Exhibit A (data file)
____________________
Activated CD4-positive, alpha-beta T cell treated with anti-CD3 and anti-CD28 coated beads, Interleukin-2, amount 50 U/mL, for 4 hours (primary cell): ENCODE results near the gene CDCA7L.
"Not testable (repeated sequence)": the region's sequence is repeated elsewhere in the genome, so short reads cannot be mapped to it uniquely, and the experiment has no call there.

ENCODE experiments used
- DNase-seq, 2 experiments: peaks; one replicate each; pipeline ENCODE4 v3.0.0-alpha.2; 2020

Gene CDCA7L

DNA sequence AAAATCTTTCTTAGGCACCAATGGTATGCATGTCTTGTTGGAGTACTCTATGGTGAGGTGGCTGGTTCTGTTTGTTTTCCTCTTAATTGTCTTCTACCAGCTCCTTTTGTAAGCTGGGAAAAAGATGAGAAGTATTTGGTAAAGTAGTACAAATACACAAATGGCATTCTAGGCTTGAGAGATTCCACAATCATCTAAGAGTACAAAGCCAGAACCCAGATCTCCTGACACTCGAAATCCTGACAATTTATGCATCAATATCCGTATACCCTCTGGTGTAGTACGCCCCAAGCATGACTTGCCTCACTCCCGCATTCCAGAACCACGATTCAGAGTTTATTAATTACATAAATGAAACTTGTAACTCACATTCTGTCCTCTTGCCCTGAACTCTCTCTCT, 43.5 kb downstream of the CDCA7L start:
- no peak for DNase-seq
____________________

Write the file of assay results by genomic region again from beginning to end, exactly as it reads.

Activated CD4-positive, alpha-beta T cell treated with anti-CD3 and anti-CD28 coated beads, Interleukin-2, amount 50 U/mL, for 4 hours (primary cell): ENCODE results near the gene CDCA7L.
"Not testable (repeated sequence)": the region's sequence is repeated elsewhere in the genome, so short reads cannot be mapped to it uniquely, and the experiment has no call there.

ENCODE experiments used
- DNase-seq, 2 experiments: peaks; one replicate each; pipeline ENCODE4 v3.0.0-alpha.2; 2020

Gene CDCA7L

DNA sequence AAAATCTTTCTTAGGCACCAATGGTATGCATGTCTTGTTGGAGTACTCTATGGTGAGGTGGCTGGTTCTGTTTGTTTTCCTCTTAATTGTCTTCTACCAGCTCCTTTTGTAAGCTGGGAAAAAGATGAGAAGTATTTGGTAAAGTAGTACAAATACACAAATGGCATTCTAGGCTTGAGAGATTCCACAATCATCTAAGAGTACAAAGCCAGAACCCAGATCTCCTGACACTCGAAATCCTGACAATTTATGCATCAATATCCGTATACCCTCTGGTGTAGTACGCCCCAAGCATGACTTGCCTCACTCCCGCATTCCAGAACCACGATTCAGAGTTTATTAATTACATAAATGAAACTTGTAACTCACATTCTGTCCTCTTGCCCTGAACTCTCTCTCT, 43.5 kb downstream of the CDCA7L start:
- no peak for DNase-seq